Original Paper

Journal of Autism and Developmental Disorders

, Volume 41, Issue 8, pp 1044-1052

First online:

Discrepancies Between Academic Achievement and Intellectual Ability in Higher-Functioning School-Aged Children with Autism Spectrum Disorder

  • Annette EstesAffiliated withDepartment of Speech and Hearing Sciences, University of WashingtonUniversity of Washington Autism Center Email author 
  • , Vanessa RiveraAffiliated withUniversity of Washington Autism Center
  • , Matthew BryanAffiliated withDepartment of Biostatistics, University of Washington
  • , Philip CaliAffiliated withUniversity of Washington Autism CenterDepartment of Educational Psychology, University of Washington
  • , Geraldine DawsonAffiliated withAutism SpeaksDepartment of Psychiatry, University of North Carolina at Chapel Hill

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Academic achievement patterns and their relationships with intellectual ability, social abilities, and problem behavior are described in a sample of 30 higher-functioning, 9-year-old children with autism spectrum disorder (ASD). Both social abilities and problem behavior have been found to be predictive of academic achievement in typically developing children but this has not been well studied in children with ASD. Participants were tested for academic achievement and intellectual ability at age 9. Problem behaviors were assessed through parent report and social functioning through teacher report at age 6 and 9. Significant discrepancies between children’s actual academic achievement and their expected achievement based on their intellectual ability were found in 27 of 30 (90%) children. Both lower than expected and higher than expected achievement was observed. Children with improved social skills at age 6 demonstrated higher levels of academic achievement, specifically word reading, at age 9. No relationship was found between children’s level of problem behavior and level of academic achievement. These results suggest that the large majority of higher-functioning children with ASD show discrepancies between actual achievement levels and levels predicted by their intellectual ability. In some cases, children are achieving higher than expected, whereas in others, they are achieving lower than expected. Improved social abilities may contribute to academic achievement. Future studies should further explore factors that can promote strong academic achievement, including studies that examine whether intervention to improve social functioning can support academic achievement in children with ASD.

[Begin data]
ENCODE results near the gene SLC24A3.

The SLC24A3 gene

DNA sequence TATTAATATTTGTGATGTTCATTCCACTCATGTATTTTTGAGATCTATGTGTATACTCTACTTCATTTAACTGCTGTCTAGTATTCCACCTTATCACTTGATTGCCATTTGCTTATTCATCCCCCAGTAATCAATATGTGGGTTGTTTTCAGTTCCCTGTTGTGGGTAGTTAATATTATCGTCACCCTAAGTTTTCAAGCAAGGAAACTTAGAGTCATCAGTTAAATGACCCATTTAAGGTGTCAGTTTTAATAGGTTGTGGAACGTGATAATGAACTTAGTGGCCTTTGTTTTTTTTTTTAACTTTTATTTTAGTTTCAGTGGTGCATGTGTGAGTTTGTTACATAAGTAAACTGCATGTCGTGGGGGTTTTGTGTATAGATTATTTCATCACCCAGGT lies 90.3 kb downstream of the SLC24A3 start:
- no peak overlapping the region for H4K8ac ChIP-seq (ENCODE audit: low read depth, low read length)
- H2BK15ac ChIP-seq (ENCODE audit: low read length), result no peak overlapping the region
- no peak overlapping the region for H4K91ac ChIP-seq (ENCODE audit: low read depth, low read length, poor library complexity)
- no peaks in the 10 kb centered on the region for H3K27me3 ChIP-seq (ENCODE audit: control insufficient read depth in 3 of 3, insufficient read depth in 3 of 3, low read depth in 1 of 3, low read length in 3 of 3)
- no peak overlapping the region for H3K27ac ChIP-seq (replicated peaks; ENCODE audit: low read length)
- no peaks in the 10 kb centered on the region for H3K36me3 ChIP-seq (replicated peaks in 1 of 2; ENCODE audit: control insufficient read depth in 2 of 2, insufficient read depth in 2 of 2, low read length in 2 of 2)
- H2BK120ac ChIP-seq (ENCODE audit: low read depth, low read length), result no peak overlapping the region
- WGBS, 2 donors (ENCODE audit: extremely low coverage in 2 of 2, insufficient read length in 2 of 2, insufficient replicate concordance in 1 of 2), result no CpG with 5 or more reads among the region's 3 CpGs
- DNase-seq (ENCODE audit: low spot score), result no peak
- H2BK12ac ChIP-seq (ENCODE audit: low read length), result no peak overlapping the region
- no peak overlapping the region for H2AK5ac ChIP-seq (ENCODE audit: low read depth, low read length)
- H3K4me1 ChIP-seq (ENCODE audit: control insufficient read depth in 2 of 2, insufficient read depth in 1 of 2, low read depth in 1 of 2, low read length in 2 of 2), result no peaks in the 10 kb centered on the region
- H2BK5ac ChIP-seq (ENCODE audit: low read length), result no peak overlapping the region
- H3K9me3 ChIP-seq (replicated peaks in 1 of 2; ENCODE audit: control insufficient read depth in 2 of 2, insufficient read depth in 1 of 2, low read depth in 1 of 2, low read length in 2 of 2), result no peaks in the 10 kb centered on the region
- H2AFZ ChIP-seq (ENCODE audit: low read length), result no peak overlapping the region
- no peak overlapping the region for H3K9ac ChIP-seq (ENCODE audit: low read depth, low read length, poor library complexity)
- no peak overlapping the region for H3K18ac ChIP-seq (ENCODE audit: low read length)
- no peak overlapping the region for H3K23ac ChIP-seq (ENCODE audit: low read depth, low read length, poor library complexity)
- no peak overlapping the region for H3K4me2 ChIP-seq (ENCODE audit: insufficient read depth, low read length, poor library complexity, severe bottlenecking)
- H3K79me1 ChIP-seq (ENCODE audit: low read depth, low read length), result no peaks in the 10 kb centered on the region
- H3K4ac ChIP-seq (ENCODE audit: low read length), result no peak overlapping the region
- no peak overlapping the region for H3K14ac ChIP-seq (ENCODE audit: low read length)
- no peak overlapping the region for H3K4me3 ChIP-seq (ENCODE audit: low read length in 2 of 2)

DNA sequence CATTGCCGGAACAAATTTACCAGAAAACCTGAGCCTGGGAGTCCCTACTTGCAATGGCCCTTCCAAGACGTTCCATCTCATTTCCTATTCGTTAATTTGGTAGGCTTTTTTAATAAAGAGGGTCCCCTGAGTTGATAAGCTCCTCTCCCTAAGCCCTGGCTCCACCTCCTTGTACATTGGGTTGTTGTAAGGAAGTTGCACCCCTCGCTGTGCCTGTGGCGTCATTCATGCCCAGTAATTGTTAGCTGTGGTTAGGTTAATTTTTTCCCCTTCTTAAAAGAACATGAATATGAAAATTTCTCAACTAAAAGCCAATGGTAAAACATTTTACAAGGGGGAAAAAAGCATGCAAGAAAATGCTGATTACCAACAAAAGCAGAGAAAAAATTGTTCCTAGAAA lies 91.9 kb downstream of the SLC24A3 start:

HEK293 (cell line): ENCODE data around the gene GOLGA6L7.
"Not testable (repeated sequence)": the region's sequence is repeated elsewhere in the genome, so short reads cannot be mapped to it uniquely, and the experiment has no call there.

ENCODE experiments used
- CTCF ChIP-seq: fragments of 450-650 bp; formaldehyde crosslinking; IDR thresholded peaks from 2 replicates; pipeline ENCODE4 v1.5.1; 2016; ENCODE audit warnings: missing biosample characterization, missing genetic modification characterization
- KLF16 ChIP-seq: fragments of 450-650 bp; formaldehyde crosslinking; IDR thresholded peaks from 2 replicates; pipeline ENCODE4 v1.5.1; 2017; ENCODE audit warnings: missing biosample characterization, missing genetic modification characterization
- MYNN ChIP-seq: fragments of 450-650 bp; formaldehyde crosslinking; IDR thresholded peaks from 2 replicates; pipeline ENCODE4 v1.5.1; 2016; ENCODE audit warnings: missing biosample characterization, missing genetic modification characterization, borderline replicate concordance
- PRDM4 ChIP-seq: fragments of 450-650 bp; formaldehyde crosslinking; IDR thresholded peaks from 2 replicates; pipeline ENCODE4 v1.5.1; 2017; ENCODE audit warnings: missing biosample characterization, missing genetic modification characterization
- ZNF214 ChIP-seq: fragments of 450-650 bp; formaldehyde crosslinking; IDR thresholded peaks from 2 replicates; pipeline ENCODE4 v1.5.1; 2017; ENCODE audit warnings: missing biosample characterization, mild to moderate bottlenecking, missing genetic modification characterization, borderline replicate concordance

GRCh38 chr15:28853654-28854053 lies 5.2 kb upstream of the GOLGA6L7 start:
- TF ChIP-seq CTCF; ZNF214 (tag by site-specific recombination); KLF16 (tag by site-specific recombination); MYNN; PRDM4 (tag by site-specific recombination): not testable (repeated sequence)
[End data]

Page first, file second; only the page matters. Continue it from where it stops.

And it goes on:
Academic achievement Autism School-aged Intellectual ability